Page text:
Campus prepares for Christmas performances


Santa’s not the only one coming to town in 2016. Performances across campus provide students and community members with an opportunity to feel the Christmas spirit this season.


Christmas Around the World

Jaren Wilkey/BYU
Almost 200 student performers take part in Christmas Around the World. Dancers in the folk dance program and musicians in the folk music ensemble program combine for a multicultural performance. (Jaren Wilkey/BYU Photo)

Christmas Around the World is the longest-running Christmas production at BYU, according to director Jeanette Geslison. It started in the Smith Fieldhouse 57 years ago.

The International Folk Dance Ensemble joins with other students in the folk dance program to perform dances from across the globe. The dances themselves aren’t necessarily Christmas themed, but Geslison said she tries to find ways to thread Christmas elements into the concert.

“What a perfect time of year to come together to celebrate each other’s similarities and differences and try to gain a better understanding of the world we live in,” Geslison said. “It’s a very unique opportunity for the community and for the campus audience to be able to have this experience, of being able to travel around the world in your seat in one night.”

There will be a festival in the Marriott Center concourse one hour before each show. The festival will include live music, international ethnic games, henna art and vendors selling roasted almonds, French crepes and other food. Visitors can meet the dancers, see their costumes up close and experience a multicultural Christmas feeling, Geslison said.

Christmas Around the World takes place Friday, Dec. 2, and Saturday, Dec. 3, with both  matinee and evening performances on Saturday.

Celebration of Christmas

Rosalind Hall conducts the BYU Concert Choir. Celebration of Christmas features the Concert Choir, BYU Singers, Men’s Chorus, Women’s Chorus and BYU Philharmonic Orchestra. (BYU Photo)

Celebration of Christmas is another long-standing tradition at BYU. The performance features BYU’s auditioned choirs and Philharmonic Orchestra. Each choir does a small set of their own pieces, then all the singers combine for a few pieces on an epic scale. BYU Singers director Andrew Crane said listening to the concert is a hard experience to forget.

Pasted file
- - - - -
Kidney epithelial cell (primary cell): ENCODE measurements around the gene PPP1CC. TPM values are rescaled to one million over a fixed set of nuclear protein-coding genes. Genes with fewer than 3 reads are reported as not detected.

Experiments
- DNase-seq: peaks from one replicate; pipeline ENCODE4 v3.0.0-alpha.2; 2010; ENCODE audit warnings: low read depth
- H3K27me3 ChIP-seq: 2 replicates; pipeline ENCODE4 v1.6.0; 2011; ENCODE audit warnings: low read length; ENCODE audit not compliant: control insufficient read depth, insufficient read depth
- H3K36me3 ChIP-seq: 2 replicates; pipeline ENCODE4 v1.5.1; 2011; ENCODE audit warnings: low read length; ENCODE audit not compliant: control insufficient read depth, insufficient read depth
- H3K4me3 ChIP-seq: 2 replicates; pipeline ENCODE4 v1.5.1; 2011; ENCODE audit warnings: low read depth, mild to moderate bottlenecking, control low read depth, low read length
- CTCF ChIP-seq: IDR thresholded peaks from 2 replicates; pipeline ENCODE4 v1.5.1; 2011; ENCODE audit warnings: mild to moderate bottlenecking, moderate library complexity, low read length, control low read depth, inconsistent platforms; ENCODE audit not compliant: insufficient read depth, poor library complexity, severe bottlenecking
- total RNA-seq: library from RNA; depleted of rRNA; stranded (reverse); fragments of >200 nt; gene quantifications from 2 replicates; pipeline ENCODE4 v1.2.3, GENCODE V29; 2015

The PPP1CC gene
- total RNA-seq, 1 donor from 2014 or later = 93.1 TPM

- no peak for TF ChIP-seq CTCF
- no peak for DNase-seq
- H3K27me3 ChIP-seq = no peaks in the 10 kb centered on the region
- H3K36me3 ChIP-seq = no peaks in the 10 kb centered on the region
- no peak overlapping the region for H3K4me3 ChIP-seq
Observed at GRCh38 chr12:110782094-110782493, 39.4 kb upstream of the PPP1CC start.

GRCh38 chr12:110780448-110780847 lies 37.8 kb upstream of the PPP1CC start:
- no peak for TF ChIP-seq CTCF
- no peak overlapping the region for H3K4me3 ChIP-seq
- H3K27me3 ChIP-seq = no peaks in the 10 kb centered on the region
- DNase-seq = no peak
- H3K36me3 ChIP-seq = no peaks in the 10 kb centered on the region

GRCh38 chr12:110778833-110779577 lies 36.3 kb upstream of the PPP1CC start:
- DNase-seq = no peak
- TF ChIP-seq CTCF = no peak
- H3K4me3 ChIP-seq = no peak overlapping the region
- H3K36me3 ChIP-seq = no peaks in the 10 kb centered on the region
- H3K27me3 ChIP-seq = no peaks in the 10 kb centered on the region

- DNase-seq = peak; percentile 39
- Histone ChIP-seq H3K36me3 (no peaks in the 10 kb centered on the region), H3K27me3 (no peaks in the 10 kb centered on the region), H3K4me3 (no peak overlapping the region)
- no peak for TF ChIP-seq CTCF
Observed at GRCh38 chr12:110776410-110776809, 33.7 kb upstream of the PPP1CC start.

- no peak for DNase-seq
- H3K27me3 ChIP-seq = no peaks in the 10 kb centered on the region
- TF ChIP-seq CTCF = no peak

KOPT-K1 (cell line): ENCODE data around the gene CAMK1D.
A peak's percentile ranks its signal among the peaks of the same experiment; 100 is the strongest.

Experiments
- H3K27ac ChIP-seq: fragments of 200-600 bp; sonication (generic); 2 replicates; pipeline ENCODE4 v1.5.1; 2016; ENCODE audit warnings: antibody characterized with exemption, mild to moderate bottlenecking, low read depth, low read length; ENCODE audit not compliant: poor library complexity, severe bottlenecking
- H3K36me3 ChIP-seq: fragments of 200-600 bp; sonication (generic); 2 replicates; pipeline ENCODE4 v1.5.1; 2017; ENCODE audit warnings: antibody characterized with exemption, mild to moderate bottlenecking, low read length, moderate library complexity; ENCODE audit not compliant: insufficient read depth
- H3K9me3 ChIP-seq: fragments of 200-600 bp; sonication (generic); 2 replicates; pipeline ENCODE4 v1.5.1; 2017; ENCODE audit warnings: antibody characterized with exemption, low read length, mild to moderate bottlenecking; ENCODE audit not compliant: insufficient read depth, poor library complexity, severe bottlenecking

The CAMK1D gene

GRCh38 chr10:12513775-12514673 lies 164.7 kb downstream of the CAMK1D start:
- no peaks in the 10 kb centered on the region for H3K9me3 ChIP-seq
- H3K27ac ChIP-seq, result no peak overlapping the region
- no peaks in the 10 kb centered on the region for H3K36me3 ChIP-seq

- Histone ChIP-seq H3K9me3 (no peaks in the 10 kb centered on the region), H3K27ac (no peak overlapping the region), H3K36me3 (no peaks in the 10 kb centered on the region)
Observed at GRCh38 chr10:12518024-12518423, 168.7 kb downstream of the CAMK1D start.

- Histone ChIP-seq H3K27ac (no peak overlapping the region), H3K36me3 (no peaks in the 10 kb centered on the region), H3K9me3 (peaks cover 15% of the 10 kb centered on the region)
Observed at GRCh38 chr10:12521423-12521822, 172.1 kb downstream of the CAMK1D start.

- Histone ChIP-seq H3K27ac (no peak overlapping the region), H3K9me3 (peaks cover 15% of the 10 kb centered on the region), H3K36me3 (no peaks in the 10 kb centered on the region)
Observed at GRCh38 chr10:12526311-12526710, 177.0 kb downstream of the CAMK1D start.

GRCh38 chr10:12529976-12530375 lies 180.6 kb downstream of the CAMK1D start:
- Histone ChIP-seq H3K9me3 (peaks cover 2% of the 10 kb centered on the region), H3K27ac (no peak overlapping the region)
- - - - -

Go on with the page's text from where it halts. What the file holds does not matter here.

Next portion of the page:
“It’s quite exciting, because you have about 600 students singing, all throughout the de Jong Concert Hall, both on stage and in the audience and in the balcony, and the full orchestra playing,” Crane said. “It’s always a really exciting experience to get that kind of stereophonic effect.”

Most of the choirs’ repertoire is traditional, celebrating the sacred importance of Christmas, but they will also perform favorites like “Sleigh Ride” and “Have Yourself a Merry Little Christmas” and a few non-traditional pieces.

This year two faculty members will join the concert as performing guest artists. Robert Brandt will sing as an operatic baritone, and Ray Smith will play jazz saxophone.

The choirs and orchestra will perform Celebration of Christmas on Friday, Dec. 2 and Saturday, Dec. 3, with both a matinee and an evening performance Saturday.

Tuba Christmas

(Steve Call)
Tuba Christmas has been a tradition in Utah for 37 years. Director Steve Call said he calls it the “low point” in the audience’s Christmas holiday, because the brass instruments play the lowest notes. (Steve Call)

Tuba Christmas is an ongoing tradition across the United States. Between 40 and 50 professionals, amateurs, university students and high school students bring their low brass instruments and gather in BYU’s Madsen Recital Hall for a one-hour Christmas concert. The ensemble plays jazzy Christmas music and well-known favorites, even inviting the audience to sing along with some carols. Some performers decorate their horns or wear elf costumes.

Director Steve Call said Tuba Christmas is a unique, festive and upbeat performance that is hard to find anywhere else.

“If you see a lot of really big brass instruments, you’re going to think it’s going to be kind of loud and brassy and blasty, but it’s not,” Call said. “It’s really smooth and mellow, and people are always amazed at what it sounds like.”

The free concert will take place on Saturday, Dec. 3 at noon.

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